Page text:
Paperback: 400 pages
Publisher: Princeton University Press; Reissue edition (March 7, 2011 AD)
“Classicists were unaware that the fossils of dinosaurs,
mastodons, mammoths, and other extinct animals were
conspicuous features of the natural landscape in antiquity.
Scientists, for their part, did not realize that fossils were
part of the Greek and Roman cultural landscape.”
—Adrienne Mayor “The First Fossil Hunters”
First published in 2001 AD and updated in 2011 AD Adrienne Mayor’s The First Fossil Hunters quickly became a modern day classic. It was first subtitled Paleontology in Greek and Roman Times and then Dinosaurs, Mammoths, and Myth in Greek and Roman Times.
In a manner of speaking, Adrienne Mayor functions along the lines of a follower of Aristotle known as Palaepharus wrote On Unbelievable Tales wherein he:
“rationalized traditions about heroes and monsters by tracing how actual events blurred over time into myth. Instead of rejecting myths outright, he tried to strip away impossibilities to reveal an underlying historical core.”
Succinctly stated, the book explores and elucidates the manner whereby ancient Greeks and Romans dealt with encountering, often huge, fossils. In particular, we learn how they either incorporated them into their myths or built new myths around them. For example, a classic example is the conceptualization of giant humans with one eye; the cyclops. When we take a tuskless mammoth skeleton and lay it out on a flat surface it is very easy to image a humanoid form with the hole for the trunk appearing to be one single eye socket.
Many such examples are provided and make for fascinating detective-like tales as Adrienne Mayor (or, Adrienne Jones, sans the bullwhip) often tracks down fossil finds and matches them to local lore:
“I drew two maps of the Aegean world on transparent tracing paper. On one map, red X’s marked the spots where people had reported the bones of giants or monsters in antiquity. On the other map I circled the rich deposits of mastodon, mammoth, and other large vertebrate fossils known to modern paleontologists. Fingers crossed, I superimposed the two sketch maps. The X’s and O’s matched!”
Granted, as Mayor notes, “Not all myths of monsters or giants are fossil-related, of course.”
I must say that for me the most captivating and thought provoking aspect of this book is not its successful elucidation of the manner whereby the ancients interpreted fossils. Rather, what it keeps me musing is the manner whereby we moderners interpret them. Truly, there is nothing new under the Sun (no, not even new species) and what the supposedly ignorant and superstitious ancients made of fossils is exactly the very same that we enlightened and scientifically fluent moderners make of them.
I have come to employ the term (which I may have coined) transconstruction to denote artificing interpretations. In our context, a construction is something which naturally is that which it is; for example a living animal. A reconstruction is what a taxidermist does; takes the remains a deceased, known, animal and constructs it anew to the specifications it possessed while alive.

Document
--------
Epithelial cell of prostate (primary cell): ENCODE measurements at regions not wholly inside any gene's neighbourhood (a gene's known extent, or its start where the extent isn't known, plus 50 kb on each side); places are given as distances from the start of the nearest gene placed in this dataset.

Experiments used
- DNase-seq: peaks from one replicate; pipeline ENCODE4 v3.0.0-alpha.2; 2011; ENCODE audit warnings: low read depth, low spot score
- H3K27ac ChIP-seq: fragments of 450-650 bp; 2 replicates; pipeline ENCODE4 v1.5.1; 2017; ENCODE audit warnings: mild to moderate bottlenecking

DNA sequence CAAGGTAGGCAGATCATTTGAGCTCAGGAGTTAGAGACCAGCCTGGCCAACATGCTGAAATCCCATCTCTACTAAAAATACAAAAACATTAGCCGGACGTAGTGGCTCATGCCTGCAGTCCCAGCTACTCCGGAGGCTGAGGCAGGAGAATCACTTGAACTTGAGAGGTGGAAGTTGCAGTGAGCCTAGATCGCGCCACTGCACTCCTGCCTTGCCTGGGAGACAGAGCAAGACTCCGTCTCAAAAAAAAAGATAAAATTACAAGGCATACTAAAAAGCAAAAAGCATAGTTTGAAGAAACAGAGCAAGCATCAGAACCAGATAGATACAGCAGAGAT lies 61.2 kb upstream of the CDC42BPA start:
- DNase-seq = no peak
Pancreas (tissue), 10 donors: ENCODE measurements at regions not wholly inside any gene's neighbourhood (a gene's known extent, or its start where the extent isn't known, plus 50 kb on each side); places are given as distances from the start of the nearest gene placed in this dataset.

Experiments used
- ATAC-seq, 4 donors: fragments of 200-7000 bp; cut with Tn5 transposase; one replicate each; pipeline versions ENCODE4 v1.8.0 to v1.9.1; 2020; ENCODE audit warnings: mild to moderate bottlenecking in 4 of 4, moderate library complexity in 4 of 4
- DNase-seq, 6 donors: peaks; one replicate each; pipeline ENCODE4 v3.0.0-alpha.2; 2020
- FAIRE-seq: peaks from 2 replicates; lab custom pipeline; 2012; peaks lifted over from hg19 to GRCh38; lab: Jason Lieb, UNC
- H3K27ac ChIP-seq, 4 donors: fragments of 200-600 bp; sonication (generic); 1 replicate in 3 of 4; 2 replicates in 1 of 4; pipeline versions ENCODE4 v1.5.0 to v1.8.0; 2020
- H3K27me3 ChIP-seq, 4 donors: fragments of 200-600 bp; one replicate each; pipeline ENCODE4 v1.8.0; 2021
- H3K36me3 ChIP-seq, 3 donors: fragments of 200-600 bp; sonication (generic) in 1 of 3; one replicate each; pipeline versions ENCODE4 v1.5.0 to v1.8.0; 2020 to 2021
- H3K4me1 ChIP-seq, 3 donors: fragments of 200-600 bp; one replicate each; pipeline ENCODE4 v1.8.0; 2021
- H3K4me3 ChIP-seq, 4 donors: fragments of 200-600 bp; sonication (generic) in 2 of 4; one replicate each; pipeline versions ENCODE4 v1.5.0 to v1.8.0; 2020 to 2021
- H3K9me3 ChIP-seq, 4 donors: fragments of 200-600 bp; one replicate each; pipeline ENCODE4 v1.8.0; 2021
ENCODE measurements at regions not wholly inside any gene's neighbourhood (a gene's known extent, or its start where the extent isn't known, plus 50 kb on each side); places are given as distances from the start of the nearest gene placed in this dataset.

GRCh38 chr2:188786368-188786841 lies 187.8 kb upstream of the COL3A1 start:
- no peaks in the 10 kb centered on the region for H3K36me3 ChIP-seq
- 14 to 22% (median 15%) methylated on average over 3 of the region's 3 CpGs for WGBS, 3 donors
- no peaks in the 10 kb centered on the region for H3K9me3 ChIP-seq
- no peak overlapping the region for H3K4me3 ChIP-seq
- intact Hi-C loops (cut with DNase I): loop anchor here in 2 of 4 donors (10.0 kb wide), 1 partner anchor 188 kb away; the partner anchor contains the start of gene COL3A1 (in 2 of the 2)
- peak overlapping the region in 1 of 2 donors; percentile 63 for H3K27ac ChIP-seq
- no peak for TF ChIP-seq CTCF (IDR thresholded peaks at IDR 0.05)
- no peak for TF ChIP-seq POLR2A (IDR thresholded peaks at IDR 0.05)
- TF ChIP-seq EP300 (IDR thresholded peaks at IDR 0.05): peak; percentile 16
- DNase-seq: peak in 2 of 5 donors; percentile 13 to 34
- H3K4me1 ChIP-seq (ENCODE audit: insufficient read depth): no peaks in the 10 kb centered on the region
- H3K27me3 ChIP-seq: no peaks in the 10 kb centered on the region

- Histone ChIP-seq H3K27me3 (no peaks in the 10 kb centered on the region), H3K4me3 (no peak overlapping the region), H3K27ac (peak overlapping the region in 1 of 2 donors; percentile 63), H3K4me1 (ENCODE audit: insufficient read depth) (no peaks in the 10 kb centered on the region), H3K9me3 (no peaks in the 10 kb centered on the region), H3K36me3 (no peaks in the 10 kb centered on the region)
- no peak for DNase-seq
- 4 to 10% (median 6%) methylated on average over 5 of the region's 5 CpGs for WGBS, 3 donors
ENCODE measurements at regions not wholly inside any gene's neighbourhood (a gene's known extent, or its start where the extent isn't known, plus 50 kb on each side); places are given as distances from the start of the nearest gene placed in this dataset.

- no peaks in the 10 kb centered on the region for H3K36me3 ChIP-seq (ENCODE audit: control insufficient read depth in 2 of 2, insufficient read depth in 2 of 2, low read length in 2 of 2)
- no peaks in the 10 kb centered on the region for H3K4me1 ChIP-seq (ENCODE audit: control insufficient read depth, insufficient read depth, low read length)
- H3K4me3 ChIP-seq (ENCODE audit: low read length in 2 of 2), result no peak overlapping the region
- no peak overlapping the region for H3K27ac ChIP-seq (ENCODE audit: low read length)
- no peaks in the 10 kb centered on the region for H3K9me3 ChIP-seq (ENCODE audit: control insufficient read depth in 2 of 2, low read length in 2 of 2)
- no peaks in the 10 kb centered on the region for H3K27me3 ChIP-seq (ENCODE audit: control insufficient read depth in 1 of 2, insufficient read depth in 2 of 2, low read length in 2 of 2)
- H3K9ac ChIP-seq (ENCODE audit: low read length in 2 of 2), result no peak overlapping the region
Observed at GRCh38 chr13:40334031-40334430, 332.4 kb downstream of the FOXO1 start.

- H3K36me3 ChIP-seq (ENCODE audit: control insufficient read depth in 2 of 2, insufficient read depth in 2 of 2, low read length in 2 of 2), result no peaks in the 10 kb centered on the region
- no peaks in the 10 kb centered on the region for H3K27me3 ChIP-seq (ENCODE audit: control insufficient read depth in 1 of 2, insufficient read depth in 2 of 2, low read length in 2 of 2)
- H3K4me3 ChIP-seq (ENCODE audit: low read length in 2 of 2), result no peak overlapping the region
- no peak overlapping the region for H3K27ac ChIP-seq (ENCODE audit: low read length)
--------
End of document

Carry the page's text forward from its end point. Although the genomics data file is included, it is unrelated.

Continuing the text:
A transconstruction is the attempt to reconstruct an animal that no one has ever seen alive and thus requires interpretation, imagination and is often based on worldview, schools of thought, adherence to preferred theories (or the theories of whoever is funding the work); it is the transformation of an actual organism into one made in our image. Thus, transconstruction refers to a reconstruction with the aim towards not merely putting back together but transforming the original into a something new and unlike the original.
An example of transconstructions is your typical “ape-man.” When you look at its face/head; just what are you looking at? You see lips, nose, eyes, ears, skin and hair/fur. Yet, lips do not fossilize so we do not know what they looked like. Cartilage does not fossilize so we do not know what the nose or ears looked like. Eyes do not fossilize and ape-men generally are depicted with whites in their eyes which apes do not have. Skin does not fossilize so we do not know its tone/color. Hair/fur do not fossilize so we do not know what it looked like, neither its texture, color or style.
So, we do not know what the lips, nose, eyes, ears, skin and hair/fur looked like but this makes up the face/head so, just what are we looking at? Transconstructions.
Along these lines, The First Fossil Hunters notes that “Scientific reconstructions of extinct creatures known only from incomplete fossils are another form of paleontological fiction.”
“Aelian (ca. A. D. 200) referred to ‘artificers who falsify nature,’ artisans who assembled wax figures of mythical creatures to make us believe that nature could have ‘blended dissimilar bodies into one.’ How were these man-made ‘natural’ wonders viewed in antiquity? Reactions ranged from blind faith to irony. Some people were fooled, while others scoffed; some admired the artistic talent that challenged accepted knowledge and belief…According to Lucian, gullible crowds were taken in by the human-headed snake puppet [a false human head was placed over the head of a large live snake].”